In the same launch window, the two Mars Exploration Rovers are scheduled to take off from Cape Canaveral Air Force Station on June 5th and 25th. A potentially risky communication cable problem has been corrected and both are on-plan for take-off. Like the European mission, the rovers will attempt to land on Mars also in January 2004.

Compared to previous Mars missions, each of the twin rovers weighs about 375 pounds on Earth–a much more ambitious payload than the 1997 Pathfinder [which was about 23 pounds upon landing].

On January 4th, after a six-month journey, the first rover will start its entry through Mars’ thin atmosphere. It will first encounter the atmosphere on the side of the planet opposite its chosen landing site: Gusev Crater. It will be flying at 14,000 miles per hour.

During the rapid descent through the atmosphere, an aero-shell capsule will shield the lander and rover from the heat of re-entry. The thin Martian atmosphere slows the spacecraft down ten-fold, from 14,000 mph to 1,000 mph. Six miles above the Martian surface, a polyester-nylon parachute will unfold. To compensate for the much greater weight of the MER probes, their new parachute designs are about 40 percent larger than the 1997 Pathfinder parachute.

A simulated image of the new Mars rover carrying its science instruments.
Credit: NASA

To assist the parachute in the thin atmosphere (about one percent of Earth’s sea-level pressure), a set of solid rockets on the craft’s underside will fire. As the capsules hit the surface and bounce to their resting places, airbags that surround the landers will cushion the blow. The new rovers could bounce as far as 0.6 miles in the course of their settling phase. The entire sequence will last 12 minutes.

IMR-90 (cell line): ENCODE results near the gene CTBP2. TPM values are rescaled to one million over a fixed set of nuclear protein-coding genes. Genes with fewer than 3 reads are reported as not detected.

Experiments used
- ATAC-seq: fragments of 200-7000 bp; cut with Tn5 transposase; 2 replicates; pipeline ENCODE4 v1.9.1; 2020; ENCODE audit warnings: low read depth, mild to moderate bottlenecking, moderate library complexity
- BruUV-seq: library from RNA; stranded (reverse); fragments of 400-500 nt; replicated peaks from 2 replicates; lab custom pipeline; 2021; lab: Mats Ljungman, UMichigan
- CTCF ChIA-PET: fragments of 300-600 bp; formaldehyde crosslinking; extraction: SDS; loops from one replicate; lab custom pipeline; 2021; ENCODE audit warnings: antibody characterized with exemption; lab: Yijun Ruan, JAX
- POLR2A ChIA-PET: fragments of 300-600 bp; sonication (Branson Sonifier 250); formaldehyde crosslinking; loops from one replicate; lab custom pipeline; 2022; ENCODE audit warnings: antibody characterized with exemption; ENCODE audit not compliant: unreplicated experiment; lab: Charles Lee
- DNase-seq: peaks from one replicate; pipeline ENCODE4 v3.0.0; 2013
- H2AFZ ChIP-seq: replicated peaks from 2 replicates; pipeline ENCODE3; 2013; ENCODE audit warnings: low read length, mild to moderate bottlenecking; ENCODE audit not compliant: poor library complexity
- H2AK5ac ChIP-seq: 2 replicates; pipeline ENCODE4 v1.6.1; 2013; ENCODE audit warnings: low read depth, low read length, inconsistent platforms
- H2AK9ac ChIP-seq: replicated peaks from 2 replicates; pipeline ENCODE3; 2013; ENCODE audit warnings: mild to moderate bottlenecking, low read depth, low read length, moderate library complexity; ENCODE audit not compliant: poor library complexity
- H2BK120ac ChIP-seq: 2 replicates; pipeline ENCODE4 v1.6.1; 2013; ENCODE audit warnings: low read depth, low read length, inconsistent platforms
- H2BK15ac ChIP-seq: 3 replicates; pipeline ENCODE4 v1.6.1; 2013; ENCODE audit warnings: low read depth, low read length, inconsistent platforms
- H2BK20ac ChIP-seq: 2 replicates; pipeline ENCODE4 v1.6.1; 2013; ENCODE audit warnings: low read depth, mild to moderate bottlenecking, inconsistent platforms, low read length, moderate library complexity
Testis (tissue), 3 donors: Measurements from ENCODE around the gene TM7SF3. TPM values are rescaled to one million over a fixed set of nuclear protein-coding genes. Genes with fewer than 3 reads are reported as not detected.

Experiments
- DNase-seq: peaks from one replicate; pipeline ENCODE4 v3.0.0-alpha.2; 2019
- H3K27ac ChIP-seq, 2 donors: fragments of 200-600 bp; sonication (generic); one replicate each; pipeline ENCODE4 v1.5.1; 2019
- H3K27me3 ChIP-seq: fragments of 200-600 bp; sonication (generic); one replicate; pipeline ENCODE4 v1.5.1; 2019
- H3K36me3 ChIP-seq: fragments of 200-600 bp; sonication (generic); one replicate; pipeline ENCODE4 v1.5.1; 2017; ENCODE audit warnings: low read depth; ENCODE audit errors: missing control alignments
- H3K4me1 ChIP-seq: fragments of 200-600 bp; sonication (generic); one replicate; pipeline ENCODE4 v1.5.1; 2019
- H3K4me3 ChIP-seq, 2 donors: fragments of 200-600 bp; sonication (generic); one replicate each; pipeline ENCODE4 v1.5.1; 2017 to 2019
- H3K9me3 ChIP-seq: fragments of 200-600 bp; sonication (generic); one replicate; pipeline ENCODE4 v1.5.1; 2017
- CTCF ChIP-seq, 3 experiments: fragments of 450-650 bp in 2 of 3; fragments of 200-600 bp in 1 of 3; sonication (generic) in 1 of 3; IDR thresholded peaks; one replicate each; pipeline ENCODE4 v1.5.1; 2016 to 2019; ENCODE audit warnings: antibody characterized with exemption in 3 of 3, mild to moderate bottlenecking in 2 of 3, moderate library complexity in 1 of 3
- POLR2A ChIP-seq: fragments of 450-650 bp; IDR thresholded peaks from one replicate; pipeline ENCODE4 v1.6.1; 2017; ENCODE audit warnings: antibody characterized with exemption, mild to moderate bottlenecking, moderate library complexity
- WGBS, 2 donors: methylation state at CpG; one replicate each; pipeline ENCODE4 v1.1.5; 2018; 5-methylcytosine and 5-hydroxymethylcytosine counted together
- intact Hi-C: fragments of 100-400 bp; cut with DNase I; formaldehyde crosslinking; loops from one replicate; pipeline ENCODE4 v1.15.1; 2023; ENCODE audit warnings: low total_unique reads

Upon touchdown, their airbags will deflate and the rovers must venture out from their cocoon-like, landing shells. Instead of the single bladder used on Pathfinder, the new airbag designs have two airtight layers covered with protective cloth. That way, if a sharp rock or boulder punctures the outer layer, the inner layer will protect the rover.

To complete the deployment, the rovers and landers must go through 17 carefully-orchestrated steps — from rolling out exit ramps for the rovers, to unfolding the solar arrays and popping the camera masts up — just so the rover can venture out and explore the red soil.

The second Mars Exploration Rover should follow its twin lander and is scheduled currently for January 25th descent.

Each Mars Exploration Rover ( MER ) will roam its landing site for geological evidence of past liquid water activity and past environmental conditions hospitable to life. The landing sites were selected to be near the equator, low in elevation, not too steep, not too rocky and not too dusty, among other criteria; 155 potential sites were studied. Public reviews by more than a 100 Mars’ experts finally arrived at the two sites selected, one near an ancient lakebed and crater (Gusev) and another (called Meridiani) rich in potentially water-formed minerals (hematite).

"They are fabulous sites, and they complement each other because they’re so different," said Dr. Steve Squyres, principal investigator for the rovers’ science toolkit and a geologist at Cornell University, Ithaca, N.Y.

JPL manages the MER Project for NASA’s Office of Space Science, Washington. JPL is a division of the California Institute of Technology in Pasadena.